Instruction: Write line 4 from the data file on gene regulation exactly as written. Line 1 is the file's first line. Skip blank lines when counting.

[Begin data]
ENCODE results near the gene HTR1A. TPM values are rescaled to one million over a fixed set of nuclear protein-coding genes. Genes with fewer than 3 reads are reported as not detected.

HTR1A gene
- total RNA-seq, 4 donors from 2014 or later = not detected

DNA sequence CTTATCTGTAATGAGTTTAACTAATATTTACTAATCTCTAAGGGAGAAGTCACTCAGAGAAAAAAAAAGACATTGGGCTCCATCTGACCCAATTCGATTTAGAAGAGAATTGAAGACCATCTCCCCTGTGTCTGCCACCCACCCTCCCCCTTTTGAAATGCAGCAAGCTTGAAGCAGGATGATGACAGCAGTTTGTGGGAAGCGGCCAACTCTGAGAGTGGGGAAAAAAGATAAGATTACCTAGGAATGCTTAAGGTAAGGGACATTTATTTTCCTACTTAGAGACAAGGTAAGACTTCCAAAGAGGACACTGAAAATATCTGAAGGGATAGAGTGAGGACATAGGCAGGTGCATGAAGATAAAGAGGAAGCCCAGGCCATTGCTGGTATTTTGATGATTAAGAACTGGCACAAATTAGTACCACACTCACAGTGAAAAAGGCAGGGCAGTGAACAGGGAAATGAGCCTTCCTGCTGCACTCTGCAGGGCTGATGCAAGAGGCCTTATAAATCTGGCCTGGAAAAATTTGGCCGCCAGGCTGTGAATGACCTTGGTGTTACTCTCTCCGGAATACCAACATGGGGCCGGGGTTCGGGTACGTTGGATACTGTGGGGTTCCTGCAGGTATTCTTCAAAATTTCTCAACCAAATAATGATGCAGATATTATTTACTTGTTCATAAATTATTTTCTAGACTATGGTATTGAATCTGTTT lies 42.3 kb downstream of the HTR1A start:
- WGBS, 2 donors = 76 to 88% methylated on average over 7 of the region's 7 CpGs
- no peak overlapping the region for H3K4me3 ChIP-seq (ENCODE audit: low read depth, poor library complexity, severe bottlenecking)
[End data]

DNA sequence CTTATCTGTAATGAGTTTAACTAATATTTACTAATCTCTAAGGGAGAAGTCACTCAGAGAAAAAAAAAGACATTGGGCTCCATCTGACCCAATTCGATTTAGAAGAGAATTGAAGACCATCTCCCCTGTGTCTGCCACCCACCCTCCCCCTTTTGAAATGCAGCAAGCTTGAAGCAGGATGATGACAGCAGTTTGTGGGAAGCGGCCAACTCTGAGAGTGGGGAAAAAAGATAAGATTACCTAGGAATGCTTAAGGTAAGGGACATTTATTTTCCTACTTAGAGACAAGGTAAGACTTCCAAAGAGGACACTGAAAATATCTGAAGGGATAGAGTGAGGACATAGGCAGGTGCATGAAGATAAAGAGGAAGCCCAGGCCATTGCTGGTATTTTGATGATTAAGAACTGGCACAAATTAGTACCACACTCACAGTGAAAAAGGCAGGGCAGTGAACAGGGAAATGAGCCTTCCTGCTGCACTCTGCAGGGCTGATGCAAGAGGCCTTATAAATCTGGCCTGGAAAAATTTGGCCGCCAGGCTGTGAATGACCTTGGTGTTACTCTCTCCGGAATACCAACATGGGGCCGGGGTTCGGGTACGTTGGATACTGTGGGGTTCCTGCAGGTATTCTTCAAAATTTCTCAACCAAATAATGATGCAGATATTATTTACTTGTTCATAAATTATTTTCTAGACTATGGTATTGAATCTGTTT lies 42.3 kb downstream of the HTR1A start: